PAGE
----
Participatory ecology through community observation networks creating virtual and handmade tools for observing, recording, imagining, and sharing in the local landscape
I think that the man of science makes this mistake, and the mass of mankind along with him: that you should coolly give your chief attention to the phenomenon which excites you as something independent on you, and not as it is related to you…. With regard to such objects, I find that it is not they themselves (with which the men of science deal) that concern me; the point of interest is somewhere between me and them (i. e. the objects).
–Henry David Thoreau from his journal in 1857
Field Station Concordia takes the form of a bird blind created from reclaimed materials in the dimensions of Thoreau’s cabin at Walden. Created as a field station for the gathering of data about the local ecology in the form of observations, handmade and virtual representations, and texts and maps that challenge and reimagine the separation of human and natural agency. The bird blind functions as a platform for data collection, community gathering, citizen science, handmade and digital explorations of plant and animal life, and a conversation full of questions about the vibrancy of matter and our role in the stresses and resiliences of ecosystems. The project seeks to activate individuals to consider themselves citizen scientists in a desire to active our connection to this vague thing we have called “nature” with political, social and economic meaning and weight and also a civic engagement with our backyards as part of a larger ecosystem of towns, industries, politics, and economies.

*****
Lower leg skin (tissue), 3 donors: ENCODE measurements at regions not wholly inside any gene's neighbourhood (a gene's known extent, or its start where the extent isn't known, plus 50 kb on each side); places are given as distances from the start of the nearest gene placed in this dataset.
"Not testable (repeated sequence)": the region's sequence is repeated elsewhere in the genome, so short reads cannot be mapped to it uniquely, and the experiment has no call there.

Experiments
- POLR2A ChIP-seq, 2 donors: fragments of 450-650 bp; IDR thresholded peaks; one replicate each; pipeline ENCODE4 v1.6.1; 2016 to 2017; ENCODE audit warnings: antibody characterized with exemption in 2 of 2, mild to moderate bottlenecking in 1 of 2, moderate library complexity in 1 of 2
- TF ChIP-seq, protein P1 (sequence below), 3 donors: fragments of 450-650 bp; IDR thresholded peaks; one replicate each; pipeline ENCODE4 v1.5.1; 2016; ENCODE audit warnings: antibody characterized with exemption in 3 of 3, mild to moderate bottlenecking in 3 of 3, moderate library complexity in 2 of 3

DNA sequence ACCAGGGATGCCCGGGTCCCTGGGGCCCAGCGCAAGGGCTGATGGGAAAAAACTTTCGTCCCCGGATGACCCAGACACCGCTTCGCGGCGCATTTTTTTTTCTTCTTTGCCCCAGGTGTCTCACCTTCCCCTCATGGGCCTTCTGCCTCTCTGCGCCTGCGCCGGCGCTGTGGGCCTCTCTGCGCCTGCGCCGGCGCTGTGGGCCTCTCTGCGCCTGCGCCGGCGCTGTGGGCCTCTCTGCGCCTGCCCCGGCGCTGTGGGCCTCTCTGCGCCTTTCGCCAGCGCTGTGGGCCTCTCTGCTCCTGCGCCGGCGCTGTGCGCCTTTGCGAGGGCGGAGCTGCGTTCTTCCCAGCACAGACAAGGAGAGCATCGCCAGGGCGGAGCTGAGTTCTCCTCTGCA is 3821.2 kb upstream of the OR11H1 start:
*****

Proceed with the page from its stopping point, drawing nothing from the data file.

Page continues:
We can consider the bird blind as a sensorium for a fully porous perception of the landscape stretching from the DeCordova through Concord to Walden Pond to 2229 Main Street in Concord, the Nuclear Metals Superfund site (which got its start in 1942 as part of the Manhattan project). The project is guided by the radical environmentalist of Thoreau, who saw himself politically, spiritually, economically, and socially as one active agent in a community of active agents. Thoreau’s lifetime of observations in the form of the Kalendar (as he called it, a seasonally organized collection of his observations of weather, plant phonological phases, birds, mushrooms, lichen, etc.), journal and published reflections, and surveying (as a constant walker of the land and as a paid surveyor) will echo in the project in the form of collections of observations (digital, written, and represented), texts (lists, calendars, and edited dialogs), and mobile architectures (the reimagined bird blind and bike field stations).
DeCordova Museum and Sculpture Park
April 9 – August 9, 2013
for more info: Fieldstation.net (in development)